In mid-March when the Coronavirus pandemic hit, pools around the country shuttered, leaving swimmers and triathletes at all levels with few options for maintaining their swim-specific training. But just because swimming got more challenging doesn’t mean it stopped altogether. For some creative and determined athletes, the transition to dryland swim training has been a good thing.
Take for example Jef Mallett, an avid Masters and open water swimmer based in Huntington Woods, Michigan. Within days of his pool closing, he purchased a swim bench and stretch cord set-up and built a 3 or 4 times weekly workout routine that included 20 minutes on the cords followed by a rowing workout on an ergometer, usually staying just below his aerobic threshold for a half hour to 45 minutes.
On the swim bench, he says, “I’d set the metronome and a clock under my nose and fake-swim for anywhere from a minute interval to 9 minutes, depending on the tempo and arm motion. Tempo would be anywhere from 60 per minute to focus on form to 90 per minute to tax the system.”
When he finally returned to the water in late June after four months on land, he says “I felt surprisingly fit thanks to my swim alternatives, but surprisingly slow for the first couple weeks once I could get back into the water.”
In addition to those regular workouts, Mallett has also “adopted a routine of body-weight core work, push-ups, and pull-ups. Honestly, I’m in better general shape than I was when I was just swimming,” and “now that I’m back to devoting a big chunk of each day to swimming, the challenge will be to try to maintain that fitness.”
Martha Wood, a speedy open water and ice swimmer based in Manchester-by-the-Sea, Massachusetts, similarly rigged up an at-home cord system to preserve as much strength and swim stamina as she could while dry-sided by the pandemic for several weeks in March and April.
As part of her transition to dryland swim training, Wood said she used “a stretch cords sequence and a bunch of stretches,” designed by Sue Croft, lecturer and module leader in osteopathy at Swansea University in the UK. That series of exercises features lots of stretching, stretch cords work, gentle movement, and foam roller work to restore range of motion to locked hips, back, and shoulders while also providing strength training and cardio options.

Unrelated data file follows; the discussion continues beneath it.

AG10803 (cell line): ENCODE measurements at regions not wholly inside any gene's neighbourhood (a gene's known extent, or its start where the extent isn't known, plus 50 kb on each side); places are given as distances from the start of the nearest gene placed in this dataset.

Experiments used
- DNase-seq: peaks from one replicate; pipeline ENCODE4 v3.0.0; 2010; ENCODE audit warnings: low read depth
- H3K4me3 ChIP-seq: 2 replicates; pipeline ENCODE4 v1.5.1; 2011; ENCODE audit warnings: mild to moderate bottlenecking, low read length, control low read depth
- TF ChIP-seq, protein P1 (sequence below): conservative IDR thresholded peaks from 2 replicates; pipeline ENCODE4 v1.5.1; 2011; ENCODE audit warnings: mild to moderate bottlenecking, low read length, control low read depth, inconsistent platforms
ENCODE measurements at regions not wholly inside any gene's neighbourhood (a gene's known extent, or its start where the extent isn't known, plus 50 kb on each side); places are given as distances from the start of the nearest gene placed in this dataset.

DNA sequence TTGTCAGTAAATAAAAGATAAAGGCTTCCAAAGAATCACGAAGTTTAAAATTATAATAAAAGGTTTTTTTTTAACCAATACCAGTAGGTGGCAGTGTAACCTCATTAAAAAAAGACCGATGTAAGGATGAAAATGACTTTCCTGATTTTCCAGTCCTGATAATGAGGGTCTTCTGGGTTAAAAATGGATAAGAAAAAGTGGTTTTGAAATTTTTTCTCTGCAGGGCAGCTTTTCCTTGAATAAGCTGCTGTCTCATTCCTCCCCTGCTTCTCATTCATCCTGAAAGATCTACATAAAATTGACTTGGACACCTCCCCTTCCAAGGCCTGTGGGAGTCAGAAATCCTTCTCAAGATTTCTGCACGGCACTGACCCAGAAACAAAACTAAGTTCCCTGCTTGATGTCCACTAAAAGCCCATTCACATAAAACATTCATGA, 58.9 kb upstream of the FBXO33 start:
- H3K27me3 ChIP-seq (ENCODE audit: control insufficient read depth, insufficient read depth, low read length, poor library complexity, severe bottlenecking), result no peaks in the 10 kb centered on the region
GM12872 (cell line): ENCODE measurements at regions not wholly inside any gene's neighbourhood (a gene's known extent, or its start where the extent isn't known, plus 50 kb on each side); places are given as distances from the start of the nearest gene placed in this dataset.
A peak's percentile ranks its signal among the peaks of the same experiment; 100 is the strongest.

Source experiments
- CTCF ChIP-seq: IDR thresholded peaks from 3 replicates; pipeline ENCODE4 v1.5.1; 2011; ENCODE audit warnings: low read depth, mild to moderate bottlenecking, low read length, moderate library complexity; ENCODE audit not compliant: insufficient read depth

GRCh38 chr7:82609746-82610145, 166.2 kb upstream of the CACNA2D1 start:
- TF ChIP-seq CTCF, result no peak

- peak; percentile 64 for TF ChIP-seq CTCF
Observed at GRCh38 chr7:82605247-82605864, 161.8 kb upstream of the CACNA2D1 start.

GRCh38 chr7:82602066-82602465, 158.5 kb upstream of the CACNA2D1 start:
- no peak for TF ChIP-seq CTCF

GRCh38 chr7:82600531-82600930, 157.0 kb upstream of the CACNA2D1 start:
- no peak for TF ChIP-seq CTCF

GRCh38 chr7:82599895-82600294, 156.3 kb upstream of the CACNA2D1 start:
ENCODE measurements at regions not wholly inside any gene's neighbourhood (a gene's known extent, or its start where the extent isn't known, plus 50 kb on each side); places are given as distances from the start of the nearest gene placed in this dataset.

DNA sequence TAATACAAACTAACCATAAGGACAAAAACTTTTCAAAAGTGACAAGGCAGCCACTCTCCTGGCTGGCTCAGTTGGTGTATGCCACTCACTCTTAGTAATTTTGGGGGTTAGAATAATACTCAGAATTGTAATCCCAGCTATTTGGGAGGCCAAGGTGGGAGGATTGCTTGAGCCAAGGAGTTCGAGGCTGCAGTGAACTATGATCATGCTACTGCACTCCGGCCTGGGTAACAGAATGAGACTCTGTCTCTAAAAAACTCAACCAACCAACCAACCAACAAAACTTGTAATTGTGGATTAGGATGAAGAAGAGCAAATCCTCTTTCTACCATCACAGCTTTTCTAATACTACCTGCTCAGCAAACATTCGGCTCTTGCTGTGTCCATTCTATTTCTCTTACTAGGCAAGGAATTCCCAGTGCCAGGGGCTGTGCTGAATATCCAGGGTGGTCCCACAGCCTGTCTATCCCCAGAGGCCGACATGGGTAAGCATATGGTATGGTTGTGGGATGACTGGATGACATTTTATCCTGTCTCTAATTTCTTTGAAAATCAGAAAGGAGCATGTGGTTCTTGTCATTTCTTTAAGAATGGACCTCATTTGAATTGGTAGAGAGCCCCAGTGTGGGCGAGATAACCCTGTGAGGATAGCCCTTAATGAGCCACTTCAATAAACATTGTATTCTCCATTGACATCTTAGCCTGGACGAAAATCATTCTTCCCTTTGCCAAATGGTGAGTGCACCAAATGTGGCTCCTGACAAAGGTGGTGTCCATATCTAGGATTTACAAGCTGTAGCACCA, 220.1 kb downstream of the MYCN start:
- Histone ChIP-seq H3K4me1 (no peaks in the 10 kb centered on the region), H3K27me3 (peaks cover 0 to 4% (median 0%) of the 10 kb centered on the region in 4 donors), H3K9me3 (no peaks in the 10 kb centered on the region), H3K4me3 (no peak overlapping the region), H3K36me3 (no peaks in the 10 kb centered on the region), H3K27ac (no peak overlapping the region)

Wood says she found working out with stretch cords to be less engaging than swimming in a pool or open water. And, when swimming with cords on a bench, “the rotation is a real challenge.” However, when she was able to get back to a more normal swimming routine in the ocean, she discovered that she hadn’t lost nearly as much fitness and speed as she thought she would have. It was a welcome relief that underscored that any work on land can translate into the maintenance of in-water stamina and speed. In short, her transition to dryland swim training methods proved crucial to maintaining fitness while out of the water.
Overcome Pandemic Obstacles Without Water
The point with these two anecdotes is to show that just because you may not be able to swim as much (or at all) right now because of COVID-19-related restrictions, that doesn’t mean you can’t still be making progress towards your swimming goals. A transition to dryland swim training is an effective alternative to time in the water.
While some pools have begun reopening, many are operating on a limited or restricted basis that can make getting consistent pool time difficult. (Plus, as COVID-19 cases continue climbing around the country, it seems likely that we could be facing additional lockdown situations in the future.)
If you’re struggling to get in the water time you need to fulfill your swimming, open water swimming or triathlon goals, keep in mind that alternative, on-land training options exist. In many cases, a transition to dryland swim training can provide a needed change-up in the routine that could actually set you up for improved performance when you can get back into the water.
Building Your Own Dryland Swim Training Workout Plan
Dan Daly, CSCS and co-creator of the Equinox Group Swim Program EQXH2O, offers some suggestions for how to build a great dryland and stretch cord routine that can keep you swim-fit and ready for action as soon as pools open and competitions resume. In some cases, you may even end up being faster and stronger than you were before COVID-19 became the watchword of the world.
Take stock of your equipment and get creative
Daly (@dandaly) says that when lockdowns were initially instituted for his clients, one of the first things he did was a check-in with them to see what equipment they had on hand or could easily acquire to help build tailored programs that suited the situation and goals of each individual.
“One of the challenges of at-home workouts is that you don’t have access to a full-fledged gym and all the equipment typically found there. But there’s a lot of other variables that you can manipulate,” he says.